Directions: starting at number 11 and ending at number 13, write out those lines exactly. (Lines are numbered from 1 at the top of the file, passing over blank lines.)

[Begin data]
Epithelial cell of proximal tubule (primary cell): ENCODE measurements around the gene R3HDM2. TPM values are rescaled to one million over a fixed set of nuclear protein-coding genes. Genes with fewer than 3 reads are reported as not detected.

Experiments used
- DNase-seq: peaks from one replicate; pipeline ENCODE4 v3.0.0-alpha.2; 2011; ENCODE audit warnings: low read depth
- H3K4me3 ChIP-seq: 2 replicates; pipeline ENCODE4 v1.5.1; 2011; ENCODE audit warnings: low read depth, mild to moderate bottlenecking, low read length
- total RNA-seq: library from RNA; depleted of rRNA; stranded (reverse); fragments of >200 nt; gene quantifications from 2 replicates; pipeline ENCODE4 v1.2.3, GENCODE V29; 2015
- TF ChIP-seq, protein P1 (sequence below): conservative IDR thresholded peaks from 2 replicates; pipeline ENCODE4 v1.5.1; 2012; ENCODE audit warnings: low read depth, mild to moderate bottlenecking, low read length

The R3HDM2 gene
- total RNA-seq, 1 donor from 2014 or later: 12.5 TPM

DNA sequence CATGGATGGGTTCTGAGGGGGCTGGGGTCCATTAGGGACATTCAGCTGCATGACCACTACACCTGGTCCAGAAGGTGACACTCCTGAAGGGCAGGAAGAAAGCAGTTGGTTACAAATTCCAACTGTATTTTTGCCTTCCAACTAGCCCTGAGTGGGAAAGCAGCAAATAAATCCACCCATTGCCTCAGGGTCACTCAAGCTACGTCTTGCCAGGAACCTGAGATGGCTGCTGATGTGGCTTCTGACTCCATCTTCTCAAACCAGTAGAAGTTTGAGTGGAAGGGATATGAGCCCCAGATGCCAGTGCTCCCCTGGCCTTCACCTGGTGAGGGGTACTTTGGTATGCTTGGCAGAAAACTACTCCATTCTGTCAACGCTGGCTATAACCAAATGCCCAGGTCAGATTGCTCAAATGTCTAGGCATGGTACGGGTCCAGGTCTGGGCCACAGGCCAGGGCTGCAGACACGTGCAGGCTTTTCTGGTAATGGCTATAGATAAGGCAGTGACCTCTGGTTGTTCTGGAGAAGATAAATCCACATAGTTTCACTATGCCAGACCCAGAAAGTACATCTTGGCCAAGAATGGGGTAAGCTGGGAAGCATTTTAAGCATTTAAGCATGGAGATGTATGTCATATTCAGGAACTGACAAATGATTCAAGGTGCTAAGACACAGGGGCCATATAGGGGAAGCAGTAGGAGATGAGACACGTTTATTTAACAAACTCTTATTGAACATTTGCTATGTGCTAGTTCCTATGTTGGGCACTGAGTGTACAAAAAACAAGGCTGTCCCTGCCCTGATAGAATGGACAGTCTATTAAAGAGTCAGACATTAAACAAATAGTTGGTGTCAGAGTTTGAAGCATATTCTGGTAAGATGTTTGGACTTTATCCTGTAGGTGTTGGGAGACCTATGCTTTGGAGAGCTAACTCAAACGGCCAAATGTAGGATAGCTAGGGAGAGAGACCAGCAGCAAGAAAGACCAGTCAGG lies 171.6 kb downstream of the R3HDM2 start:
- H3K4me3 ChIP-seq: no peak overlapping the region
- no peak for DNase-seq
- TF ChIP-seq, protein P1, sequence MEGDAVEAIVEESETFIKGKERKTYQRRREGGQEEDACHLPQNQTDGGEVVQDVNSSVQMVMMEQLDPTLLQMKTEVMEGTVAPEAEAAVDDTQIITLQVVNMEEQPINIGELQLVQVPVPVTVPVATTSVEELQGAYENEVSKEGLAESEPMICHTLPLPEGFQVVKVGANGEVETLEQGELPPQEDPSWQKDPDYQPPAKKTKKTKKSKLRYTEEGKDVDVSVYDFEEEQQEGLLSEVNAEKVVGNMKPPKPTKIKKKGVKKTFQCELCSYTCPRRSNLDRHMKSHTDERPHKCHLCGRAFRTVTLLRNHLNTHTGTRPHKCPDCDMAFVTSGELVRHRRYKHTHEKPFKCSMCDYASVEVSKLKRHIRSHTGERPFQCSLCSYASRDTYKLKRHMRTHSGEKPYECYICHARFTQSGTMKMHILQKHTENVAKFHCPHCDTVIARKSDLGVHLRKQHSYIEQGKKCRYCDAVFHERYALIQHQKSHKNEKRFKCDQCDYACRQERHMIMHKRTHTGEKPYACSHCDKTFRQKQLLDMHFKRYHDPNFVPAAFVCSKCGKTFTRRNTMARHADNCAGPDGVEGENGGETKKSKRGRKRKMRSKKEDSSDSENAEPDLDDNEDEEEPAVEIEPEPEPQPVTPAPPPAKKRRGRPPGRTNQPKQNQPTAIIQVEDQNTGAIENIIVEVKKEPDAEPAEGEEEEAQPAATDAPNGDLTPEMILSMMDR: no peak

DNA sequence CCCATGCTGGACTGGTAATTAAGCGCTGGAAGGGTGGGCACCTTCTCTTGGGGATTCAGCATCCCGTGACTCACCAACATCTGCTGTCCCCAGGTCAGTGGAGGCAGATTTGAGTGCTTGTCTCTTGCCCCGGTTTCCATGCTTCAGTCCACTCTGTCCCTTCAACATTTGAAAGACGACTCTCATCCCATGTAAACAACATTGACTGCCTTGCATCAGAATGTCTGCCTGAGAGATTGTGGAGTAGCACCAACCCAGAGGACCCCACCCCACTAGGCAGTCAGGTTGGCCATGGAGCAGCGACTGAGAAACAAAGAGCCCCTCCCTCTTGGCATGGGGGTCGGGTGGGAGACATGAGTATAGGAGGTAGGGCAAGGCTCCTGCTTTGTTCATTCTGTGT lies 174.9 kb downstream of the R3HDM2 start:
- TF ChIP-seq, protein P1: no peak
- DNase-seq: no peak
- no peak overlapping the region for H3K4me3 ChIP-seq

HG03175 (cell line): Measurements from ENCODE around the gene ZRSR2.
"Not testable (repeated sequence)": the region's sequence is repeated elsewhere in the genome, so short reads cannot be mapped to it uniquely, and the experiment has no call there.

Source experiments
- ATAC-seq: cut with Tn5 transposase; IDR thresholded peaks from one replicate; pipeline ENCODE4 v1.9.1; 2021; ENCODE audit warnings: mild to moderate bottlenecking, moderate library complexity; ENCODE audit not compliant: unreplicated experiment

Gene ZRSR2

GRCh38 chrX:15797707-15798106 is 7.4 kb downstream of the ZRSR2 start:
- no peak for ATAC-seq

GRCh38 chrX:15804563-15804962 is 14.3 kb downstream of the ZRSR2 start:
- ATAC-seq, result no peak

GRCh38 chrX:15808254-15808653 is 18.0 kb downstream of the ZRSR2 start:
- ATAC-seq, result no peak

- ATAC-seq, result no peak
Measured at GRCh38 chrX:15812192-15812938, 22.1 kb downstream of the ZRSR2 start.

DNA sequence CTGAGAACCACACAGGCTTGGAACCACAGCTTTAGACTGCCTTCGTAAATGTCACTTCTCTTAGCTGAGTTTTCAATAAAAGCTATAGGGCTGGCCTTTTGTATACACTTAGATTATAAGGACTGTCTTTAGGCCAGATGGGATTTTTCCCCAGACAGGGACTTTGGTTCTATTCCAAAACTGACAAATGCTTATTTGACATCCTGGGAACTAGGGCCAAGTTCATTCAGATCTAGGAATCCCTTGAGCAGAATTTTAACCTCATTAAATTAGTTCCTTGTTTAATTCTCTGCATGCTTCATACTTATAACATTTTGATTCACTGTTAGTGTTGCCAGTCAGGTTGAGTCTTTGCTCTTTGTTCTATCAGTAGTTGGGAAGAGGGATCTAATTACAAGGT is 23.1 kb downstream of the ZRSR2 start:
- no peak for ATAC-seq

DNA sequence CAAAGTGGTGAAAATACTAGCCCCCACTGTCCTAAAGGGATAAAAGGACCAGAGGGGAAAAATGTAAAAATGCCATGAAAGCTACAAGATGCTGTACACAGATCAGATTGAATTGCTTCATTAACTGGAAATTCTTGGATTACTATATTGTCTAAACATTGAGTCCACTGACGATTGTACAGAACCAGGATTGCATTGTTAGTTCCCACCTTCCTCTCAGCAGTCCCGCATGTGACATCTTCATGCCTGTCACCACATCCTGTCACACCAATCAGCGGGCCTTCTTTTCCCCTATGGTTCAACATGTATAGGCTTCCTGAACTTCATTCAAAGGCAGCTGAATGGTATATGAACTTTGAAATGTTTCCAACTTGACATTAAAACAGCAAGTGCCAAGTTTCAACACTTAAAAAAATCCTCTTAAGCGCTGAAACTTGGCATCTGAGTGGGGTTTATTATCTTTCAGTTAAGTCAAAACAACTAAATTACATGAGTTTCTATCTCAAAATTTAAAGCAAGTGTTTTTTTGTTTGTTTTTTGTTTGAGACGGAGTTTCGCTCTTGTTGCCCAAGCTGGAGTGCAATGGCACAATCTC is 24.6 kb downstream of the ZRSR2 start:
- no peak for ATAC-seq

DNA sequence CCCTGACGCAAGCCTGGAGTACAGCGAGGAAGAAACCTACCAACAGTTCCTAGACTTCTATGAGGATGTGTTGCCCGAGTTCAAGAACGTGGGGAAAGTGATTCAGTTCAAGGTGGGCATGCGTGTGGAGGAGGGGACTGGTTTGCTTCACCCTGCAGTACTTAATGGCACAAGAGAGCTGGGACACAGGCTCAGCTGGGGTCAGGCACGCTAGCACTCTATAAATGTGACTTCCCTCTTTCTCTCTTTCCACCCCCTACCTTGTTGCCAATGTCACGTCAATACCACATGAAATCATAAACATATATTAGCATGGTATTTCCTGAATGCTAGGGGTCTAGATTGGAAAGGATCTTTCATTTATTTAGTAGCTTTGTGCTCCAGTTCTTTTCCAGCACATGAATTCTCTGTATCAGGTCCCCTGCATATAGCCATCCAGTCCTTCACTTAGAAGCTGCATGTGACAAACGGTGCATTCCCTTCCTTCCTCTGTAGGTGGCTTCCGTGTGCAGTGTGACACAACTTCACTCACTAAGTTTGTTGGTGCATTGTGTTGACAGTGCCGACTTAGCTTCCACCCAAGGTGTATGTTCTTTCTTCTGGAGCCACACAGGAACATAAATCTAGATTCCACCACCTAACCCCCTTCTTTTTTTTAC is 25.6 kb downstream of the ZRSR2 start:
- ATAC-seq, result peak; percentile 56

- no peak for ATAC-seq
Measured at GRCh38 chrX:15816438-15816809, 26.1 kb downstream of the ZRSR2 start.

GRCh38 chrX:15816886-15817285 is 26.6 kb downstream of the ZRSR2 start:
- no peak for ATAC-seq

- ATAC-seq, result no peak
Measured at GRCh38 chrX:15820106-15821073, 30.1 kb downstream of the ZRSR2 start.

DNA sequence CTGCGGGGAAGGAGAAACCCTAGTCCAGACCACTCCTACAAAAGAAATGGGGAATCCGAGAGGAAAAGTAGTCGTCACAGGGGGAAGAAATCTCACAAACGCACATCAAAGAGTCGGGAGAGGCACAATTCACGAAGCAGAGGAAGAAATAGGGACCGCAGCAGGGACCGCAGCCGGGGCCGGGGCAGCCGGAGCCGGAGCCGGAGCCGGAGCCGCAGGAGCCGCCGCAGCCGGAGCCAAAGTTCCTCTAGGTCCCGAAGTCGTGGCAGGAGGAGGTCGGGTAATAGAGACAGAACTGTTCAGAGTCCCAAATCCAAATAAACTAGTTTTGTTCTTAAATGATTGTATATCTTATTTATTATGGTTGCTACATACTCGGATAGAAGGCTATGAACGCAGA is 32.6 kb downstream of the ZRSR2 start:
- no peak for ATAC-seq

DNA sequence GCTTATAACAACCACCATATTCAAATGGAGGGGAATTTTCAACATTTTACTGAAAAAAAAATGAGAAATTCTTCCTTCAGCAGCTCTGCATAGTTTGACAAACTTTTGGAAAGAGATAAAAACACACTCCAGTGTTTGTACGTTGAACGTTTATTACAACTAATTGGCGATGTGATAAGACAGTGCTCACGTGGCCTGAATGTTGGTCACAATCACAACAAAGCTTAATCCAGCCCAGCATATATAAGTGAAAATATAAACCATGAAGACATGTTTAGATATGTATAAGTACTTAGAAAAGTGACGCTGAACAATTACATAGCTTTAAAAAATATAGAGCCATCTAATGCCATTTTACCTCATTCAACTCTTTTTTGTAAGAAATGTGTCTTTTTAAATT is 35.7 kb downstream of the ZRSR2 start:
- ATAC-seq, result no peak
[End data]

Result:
- no peak for DNase-seq
- TF ChIP-seq, protein P1, sequence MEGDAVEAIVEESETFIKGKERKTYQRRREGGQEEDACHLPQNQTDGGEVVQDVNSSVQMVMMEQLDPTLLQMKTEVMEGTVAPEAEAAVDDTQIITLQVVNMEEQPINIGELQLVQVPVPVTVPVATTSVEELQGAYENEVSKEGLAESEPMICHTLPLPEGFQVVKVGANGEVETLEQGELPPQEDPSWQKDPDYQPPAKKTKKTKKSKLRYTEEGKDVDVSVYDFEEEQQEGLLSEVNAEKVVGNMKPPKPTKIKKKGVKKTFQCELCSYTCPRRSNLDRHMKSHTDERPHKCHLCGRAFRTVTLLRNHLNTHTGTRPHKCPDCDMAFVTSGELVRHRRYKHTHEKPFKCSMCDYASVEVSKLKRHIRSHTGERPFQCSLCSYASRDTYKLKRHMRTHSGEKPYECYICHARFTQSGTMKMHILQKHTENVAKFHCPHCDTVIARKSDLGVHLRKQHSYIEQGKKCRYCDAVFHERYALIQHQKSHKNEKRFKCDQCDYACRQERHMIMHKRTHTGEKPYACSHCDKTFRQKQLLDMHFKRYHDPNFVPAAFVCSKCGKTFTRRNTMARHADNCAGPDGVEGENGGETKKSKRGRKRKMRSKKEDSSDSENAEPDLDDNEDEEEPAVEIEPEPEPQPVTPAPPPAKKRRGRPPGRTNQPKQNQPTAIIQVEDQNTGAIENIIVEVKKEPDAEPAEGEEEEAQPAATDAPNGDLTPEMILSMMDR: no peak

DNA sequence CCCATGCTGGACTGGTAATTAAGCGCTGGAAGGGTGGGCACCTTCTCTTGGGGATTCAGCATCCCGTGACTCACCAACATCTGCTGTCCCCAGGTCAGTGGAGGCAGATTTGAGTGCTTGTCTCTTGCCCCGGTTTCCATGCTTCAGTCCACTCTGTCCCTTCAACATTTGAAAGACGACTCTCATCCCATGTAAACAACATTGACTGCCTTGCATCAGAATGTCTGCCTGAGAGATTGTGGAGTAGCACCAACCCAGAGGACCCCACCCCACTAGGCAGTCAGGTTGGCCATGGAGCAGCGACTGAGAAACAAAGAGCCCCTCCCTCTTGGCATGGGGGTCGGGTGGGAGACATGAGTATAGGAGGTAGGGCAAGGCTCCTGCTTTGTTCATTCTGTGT lies 174.9 kb downstream of the R3HDM2 start: